15.  Chimploy K, Diaz GD, Li Q, et al. E2F4 and ribonucleotide reductase mediate S-phase arrest in colon cancer cells treated with chlorophyllin. Int J Cancer. 2009;125(9):2086-94.  (PubMed)

16.  Dashwood RH, Breinholt V, Bailey GS. Chemopreventive properties of chlorophyllin: inhibition of aflatoxin B1 (AFB1)-DNA binding in vivo and anti-mutagenic activity against AFB1 and two heterocyclic amines in the Salmonella mutagenicity assay. Carcinogenesis. 1991;12(5):939-942.  (PubMed)

17.  Kensler TW, Groopman JD, Roebuck BD. Use of aflatoxin adducts as intermediate endpoints to assess the efficacy of chemopreventive interventions in animals and man. Mutat Res. 1998;402(1-2):165-172.  (PubMed)

18.  Simonich MT, Egner PA, Roebuck BD, et al. Natural chlorophyll inhibits aflatoxin B1-induced multi-organ carcinogenesis in the rat. Carcinogenesis. 2007;28(6):1294-1302.  (PubMed)

19.  Breinholt V, Hendricks J, Pereira C, Arbogast D, Bailey G. Dietary chlorophyllin is a potent inhibitor of aflatoxin B1 hepatocarcinogenesis in rainbow trout. Cancer Res. 1995;55(1):57-62.  (PubMed)

20.  Orner GA, Roebuck BD, Dashwood RH, Bailey GS. Post-initiation chlorophyllin exposure does not modulate aflatoxin-induced foci in the liver and colon of rats. J Carcinog. 2006;5:6.  (PubMed)

21.  Qian GS, Ross RK, Yu MC, et al. A follow-up study of urinary markers of aflatoxin exposure and liver cancer risk in Shanghai, People's Republic of China. Cancer Epidemiol Biomarkers Prev. 1994;3(1):3-10.  (PubMed)

22.  Egner PA, Wang JB, Zhu YR, et al. Chlorophyllin intervention reduces aflatoxin-DNA adducts in individuals at high risk for liver cancer. Proc Natl Acad Sci U S A. 2001;98(25):14601-14606.  (PubMed)

23.  Chernomorsky SA, Segelman AB. Biological activities of chlorophyll derivatives. N J Med. 1988;85(8):669-673.  (PubMed)

24.  Siegel LH. The control of ileostomy and colostomy odors. Gastroenterology. 1960;38:634-636.  (PubMed)

25.  Weingarten M, Payson B. Deodorization of colostomies with chlorophyll. Rev Gastroenterol. 1951;18(8):602-604.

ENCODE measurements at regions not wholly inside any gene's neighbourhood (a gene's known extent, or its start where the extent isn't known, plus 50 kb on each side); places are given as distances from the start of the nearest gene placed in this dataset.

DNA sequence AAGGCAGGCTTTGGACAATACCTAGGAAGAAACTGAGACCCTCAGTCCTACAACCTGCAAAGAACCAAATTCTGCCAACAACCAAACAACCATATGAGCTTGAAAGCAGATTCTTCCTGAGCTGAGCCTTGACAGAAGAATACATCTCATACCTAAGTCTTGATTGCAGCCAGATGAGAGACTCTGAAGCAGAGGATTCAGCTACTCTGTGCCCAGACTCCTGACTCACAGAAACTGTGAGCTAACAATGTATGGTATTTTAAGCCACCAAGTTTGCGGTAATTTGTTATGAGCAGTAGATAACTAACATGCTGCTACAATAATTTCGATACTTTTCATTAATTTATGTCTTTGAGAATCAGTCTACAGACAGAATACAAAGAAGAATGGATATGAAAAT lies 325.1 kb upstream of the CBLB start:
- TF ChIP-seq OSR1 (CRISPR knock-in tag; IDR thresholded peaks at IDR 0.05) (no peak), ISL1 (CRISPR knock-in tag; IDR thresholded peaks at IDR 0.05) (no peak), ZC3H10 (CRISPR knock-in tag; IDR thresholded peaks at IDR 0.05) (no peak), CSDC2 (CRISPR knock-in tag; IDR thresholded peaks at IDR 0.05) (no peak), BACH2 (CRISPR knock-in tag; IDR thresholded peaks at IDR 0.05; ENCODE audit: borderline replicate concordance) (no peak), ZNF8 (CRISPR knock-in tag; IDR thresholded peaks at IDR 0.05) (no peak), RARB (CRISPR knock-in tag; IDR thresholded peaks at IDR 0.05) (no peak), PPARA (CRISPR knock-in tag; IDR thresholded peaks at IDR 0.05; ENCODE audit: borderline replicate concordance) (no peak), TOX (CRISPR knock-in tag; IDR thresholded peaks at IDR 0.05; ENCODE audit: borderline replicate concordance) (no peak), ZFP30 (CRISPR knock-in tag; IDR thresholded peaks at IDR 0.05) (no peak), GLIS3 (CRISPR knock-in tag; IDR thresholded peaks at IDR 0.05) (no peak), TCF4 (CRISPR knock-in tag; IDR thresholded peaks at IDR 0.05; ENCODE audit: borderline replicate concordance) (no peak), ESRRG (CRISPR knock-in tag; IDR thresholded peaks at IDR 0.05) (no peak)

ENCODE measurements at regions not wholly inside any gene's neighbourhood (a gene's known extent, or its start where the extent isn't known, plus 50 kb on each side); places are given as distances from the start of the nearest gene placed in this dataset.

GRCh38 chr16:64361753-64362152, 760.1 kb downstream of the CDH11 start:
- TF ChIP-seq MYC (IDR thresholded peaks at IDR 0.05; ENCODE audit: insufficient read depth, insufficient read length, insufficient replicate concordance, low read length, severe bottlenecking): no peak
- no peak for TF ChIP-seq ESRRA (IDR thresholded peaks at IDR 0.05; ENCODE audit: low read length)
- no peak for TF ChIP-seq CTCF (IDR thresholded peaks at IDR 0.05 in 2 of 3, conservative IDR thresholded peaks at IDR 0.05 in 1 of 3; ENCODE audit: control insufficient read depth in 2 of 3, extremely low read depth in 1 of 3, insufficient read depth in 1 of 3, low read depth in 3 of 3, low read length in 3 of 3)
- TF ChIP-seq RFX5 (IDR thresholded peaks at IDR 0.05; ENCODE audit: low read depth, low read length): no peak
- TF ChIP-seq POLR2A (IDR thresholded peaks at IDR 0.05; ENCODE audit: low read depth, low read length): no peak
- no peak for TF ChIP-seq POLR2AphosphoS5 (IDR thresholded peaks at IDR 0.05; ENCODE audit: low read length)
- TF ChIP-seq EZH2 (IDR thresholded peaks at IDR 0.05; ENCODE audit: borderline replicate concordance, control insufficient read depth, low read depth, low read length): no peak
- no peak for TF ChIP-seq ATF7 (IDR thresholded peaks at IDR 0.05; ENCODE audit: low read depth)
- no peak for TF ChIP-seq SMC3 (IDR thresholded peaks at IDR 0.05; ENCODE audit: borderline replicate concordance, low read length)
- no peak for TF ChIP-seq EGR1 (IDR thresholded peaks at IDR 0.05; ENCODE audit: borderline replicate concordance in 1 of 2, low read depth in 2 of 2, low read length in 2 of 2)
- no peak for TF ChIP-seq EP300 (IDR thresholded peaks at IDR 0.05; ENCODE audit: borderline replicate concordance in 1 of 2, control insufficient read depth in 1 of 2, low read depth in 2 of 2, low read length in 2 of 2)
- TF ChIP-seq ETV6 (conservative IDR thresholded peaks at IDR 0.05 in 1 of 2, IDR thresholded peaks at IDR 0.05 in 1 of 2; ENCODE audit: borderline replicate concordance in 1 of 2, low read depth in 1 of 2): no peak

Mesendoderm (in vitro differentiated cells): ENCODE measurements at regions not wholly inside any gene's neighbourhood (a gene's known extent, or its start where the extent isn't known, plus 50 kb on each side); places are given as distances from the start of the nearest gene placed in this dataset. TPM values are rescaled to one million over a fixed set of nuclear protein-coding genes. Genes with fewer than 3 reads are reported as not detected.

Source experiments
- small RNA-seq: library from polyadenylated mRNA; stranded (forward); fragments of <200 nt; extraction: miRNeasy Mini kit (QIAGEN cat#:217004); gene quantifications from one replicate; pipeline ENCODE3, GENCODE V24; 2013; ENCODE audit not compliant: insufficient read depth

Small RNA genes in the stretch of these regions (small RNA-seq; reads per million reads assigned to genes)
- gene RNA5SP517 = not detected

26.  Christiansen SB, Byel SR, Stromsted H, Stenderup JK, Eickhoff JH. [Can chlorophyll reduce fecal odor in colostomy patients?]. Ugeskr Laeger. 1989;151(27):1753-1754.  27.  Young RW, Beregi JS, Jr. Use of chlorophyllin in the care of geriatric patients. J Am Geriatr Soc. 1980;28(1):46-47.  (PubMed)

28.  Yamazaki H, Fujieda M, Togashi M, et al. Effects of the dietary supplements, activated charcoal and copper chlorophyllin, on urinary excretion of trimethylamine in Japanese trimethylaminuria patients. Life Sci. 2004;74(22):2739-2747.  (PubMed)

29.  Kephart JC. Chlorophyll derivatives - their chemistry, commercial preparation and uses. Econ Bot. 1955;9:3-38.

30.  Bowers WF. Chlorophyll in wound healing and suppurative disease. Am J Surg. 1947;73:37-50.

31.  Carpenter EB. Clinical experiences with chlorophyll preparations. Am J Surg. 1949;77:167-171.

32.  2004 Physicians' Desk Reference. 58th ed. Stamford: Thomson Health Care, Inc.; 2003.

33.  Smith RG. Enzymatic debriding agents: an evaluation of the medical literature. Ostomy Wound Manage. 2008;54(8):16-34.  (PubMed)

34.  Weir D, Farley KL. Relative delivery efficiency and convenience of spray and ointment formulations of papain/urea/chlorophyllin enzymatic wound therapies. J Wound Ostomy Continence Nurs. 2006;33(5):482-490.  (PubMed)

35.  Bohn T, Walczyk S, Leisibach S, Hurrell RF. Chlorophyll-bound magnesium in commonly consumed vegetables and fruits: relevance to magnesium nutrition. J Food Sci. 2004;69(9):S347-S350.

36.  GPO Access. Electronic Code of Federal Regulations: Miscellaneous Internal Drug Products for Over the Counter Use. [Web page]. Available at http://www.ecfr.gov/cgi-bin/text-idx?SID=fca8520c1cf723314cd462d3596b8682&node=pt21.5.357&rgn=div5. Accessed 2/26/15.

37.  GPO Access. Electronic Code of Federal Regulations: Listing of Color Additives Exempt from Certification [Web page]. http://www.ecfr.gov/cgi-bin/retrieveECFR?gp=&SID=3463c48f55ae08efd099682901bb9500&r=PART&n=pt21.1.73. Accessed 2/26/15.

38.  Hendler SS, Rorvik DR, eds. PDR for Nutritional Supplements. 2nd ed. Montvale: Physicians' Desk Reference, Inc; 2008.

39.  Smith LW. The present status of topical chlorophyll therapy. N Y State J Med. 1955;55(14):2041-2050.  (PubMed)

40.  Gogel HK, Tandberg D, Strickland RG. Substances that interfere with guaiac card tests: implications for gastric aspirate testing. Am J Emerg Med. 1989;7(5):474-480.  (PubMed)